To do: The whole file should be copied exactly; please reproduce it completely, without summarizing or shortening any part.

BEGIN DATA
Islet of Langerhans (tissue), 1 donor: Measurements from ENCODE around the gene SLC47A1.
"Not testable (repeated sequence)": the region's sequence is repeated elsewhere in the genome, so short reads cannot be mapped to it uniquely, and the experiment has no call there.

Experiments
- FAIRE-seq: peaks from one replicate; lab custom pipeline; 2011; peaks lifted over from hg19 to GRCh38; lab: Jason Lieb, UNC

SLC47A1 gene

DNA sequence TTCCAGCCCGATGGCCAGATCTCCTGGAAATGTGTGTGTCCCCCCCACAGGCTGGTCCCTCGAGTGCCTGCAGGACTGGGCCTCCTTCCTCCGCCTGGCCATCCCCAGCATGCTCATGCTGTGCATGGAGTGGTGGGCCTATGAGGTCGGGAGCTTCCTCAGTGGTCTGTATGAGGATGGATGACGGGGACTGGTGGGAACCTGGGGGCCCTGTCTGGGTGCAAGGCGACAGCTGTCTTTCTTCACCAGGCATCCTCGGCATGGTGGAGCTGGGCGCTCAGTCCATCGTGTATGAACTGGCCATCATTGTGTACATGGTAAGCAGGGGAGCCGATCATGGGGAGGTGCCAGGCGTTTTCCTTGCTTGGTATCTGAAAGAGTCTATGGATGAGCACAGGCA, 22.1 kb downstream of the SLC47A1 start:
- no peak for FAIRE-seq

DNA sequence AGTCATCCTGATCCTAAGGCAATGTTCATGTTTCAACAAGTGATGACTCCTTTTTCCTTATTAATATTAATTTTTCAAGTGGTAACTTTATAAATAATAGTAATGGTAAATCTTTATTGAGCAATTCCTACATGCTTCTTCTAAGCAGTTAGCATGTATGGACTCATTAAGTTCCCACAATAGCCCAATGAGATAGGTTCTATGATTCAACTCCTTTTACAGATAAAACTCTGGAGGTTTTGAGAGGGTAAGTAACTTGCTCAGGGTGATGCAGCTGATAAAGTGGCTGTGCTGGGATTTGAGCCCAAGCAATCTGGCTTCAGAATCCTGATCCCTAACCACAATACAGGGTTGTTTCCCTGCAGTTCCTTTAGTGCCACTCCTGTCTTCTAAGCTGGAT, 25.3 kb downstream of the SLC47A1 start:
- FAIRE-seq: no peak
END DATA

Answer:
Islet of Langerhans (tissue), 1 donor: Measurements from ENCODE around the gene SLC47A1.
"Not testable (repeated sequence)": the region's sequence is repeated elsewhere in the genome, so short reads cannot be mapped to it uniquely, and the experiment has no call there.

Experiments
- FAIRE-seq: peaks from one replicate; lab custom pipeline; 2011; peaks lifted over from hg19 to GRCh38; lab: Jason Lieb, UNC

SLC47A1 gene

DNA sequence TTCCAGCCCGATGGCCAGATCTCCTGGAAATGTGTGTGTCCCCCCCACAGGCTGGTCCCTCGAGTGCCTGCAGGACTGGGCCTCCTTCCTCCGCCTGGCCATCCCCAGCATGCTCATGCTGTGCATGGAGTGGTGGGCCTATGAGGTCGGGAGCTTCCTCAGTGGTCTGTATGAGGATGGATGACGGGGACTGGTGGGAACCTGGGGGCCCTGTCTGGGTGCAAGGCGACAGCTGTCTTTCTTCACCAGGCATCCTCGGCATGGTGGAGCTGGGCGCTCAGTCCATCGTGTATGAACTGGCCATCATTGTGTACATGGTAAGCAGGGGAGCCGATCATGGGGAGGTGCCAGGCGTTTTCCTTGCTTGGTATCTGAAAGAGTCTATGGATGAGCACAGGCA, 22.1 kb downstream of the SLC47A1 start:
- no peak for FAIRE-seq

DNA sequence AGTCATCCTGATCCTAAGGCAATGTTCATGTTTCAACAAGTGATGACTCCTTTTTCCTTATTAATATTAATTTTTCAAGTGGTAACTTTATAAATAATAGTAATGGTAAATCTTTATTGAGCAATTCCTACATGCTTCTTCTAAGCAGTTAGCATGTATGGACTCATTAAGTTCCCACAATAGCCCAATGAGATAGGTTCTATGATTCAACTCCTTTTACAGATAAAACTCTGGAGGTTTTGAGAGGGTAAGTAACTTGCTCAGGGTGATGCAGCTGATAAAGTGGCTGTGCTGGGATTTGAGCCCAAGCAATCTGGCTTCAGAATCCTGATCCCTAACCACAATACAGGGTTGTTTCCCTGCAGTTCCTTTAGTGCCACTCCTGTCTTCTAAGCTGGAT, 25.3 kb downstream of the SLC47A1 start:
- FAIRE-seq: no peak